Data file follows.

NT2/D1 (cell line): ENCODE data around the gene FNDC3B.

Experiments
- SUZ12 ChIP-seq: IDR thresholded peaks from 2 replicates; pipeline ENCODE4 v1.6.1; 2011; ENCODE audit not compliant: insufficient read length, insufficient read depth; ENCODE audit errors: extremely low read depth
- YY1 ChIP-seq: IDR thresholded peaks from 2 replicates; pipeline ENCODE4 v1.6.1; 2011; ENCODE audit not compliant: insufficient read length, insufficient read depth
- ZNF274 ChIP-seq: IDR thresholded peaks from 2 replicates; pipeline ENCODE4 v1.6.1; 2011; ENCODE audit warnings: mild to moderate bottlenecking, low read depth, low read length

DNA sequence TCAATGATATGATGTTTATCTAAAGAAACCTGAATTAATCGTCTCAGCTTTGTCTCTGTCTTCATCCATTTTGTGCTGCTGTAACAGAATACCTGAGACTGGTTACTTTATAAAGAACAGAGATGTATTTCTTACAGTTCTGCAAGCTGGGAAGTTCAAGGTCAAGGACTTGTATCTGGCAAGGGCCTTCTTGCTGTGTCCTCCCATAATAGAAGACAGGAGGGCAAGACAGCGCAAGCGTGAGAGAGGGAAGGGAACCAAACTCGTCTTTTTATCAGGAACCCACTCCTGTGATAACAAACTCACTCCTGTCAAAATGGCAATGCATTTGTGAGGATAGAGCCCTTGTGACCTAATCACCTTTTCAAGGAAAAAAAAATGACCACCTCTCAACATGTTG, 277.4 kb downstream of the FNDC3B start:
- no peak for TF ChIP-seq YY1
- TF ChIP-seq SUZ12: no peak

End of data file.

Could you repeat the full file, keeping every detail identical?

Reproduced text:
NT2/D1 (cell line): ENCODE data around the gene FNDC3B.

Experiments
- SUZ12 ChIP-seq: IDR thresholded peaks from 2 replicates; pipeline ENCODE4 v1.6.1; 2011; ENCODE audit not compliant: insufficient read length, insufficient read depth; ENCODE audit errors: extremely low read depth
- YY1 ChIP-seq: IDR thresholded peaks from 2 replicates; pipeline ENCODE4 v1.6.1; 2011; ENCODE audit not compliant: insufficient read length, insufficient read depth
- ZNF274 ChIP-seq: IDR thresholded peaks from 2 replicates; pipeline ENCODE4 v1.6.1; 2011; ENCODE audit warnings: mild to moderate bottlenecking, low read depth, low read length

DNA sequence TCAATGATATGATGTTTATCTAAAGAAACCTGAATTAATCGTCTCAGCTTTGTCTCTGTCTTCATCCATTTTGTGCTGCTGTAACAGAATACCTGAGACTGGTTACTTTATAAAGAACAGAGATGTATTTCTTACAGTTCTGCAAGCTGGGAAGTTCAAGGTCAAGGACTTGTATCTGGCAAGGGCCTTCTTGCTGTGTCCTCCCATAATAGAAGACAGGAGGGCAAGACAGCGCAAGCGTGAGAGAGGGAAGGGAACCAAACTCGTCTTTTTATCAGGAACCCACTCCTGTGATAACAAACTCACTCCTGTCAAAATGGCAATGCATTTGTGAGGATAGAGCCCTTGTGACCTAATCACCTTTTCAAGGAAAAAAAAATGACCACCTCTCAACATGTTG, 277.4 kb downstream of the FNDC3B start:
- no peak for TF ChIP-seq YY1
- TF ChIP-seq SUZ12: no peak